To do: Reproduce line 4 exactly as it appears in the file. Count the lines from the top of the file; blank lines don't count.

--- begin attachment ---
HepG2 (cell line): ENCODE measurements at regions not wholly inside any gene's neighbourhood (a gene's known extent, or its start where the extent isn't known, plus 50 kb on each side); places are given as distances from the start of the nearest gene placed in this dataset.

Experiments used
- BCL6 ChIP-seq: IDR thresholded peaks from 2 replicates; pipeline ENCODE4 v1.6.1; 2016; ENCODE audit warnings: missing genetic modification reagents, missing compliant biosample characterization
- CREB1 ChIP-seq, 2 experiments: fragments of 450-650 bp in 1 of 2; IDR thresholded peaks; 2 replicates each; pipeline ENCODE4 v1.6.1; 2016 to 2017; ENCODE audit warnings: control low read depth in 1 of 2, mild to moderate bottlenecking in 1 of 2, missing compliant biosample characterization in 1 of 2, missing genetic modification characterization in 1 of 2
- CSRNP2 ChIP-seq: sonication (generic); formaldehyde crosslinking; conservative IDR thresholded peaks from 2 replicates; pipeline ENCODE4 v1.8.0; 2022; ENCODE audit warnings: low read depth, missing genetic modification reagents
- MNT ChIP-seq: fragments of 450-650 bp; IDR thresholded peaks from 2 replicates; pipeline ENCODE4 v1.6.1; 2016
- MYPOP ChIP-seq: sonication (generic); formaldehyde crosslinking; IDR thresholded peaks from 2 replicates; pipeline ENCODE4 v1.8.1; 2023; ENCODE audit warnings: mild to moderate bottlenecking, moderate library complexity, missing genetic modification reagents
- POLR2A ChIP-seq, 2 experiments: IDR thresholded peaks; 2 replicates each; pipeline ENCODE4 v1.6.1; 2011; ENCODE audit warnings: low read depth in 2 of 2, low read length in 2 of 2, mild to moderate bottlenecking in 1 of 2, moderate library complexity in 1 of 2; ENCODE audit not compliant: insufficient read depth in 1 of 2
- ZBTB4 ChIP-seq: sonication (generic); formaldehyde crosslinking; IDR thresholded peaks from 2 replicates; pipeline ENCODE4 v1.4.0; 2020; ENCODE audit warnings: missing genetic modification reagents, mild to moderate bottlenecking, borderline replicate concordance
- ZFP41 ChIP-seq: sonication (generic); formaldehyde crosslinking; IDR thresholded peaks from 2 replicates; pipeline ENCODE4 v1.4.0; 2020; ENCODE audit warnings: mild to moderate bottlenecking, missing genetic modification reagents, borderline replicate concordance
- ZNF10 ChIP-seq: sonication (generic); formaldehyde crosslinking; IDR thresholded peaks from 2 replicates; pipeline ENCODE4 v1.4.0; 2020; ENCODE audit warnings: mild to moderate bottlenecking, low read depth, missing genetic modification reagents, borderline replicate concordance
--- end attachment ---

- CREB1 ChIP-seq, 2 experiments: fragments of 450-650 bp in 1 of 2; IDR thresholded peaks; 2 replicates each; pipeline ENCODE4 v1.6.1; 2016 to 2017; ENCODE audit warnings: control low read depth in 1 of 2, mild to moderate bottlenecking in 1 of 2, missing compliant biosample characterization in 1 of 2, missing genetic modification characterization in 1 of 2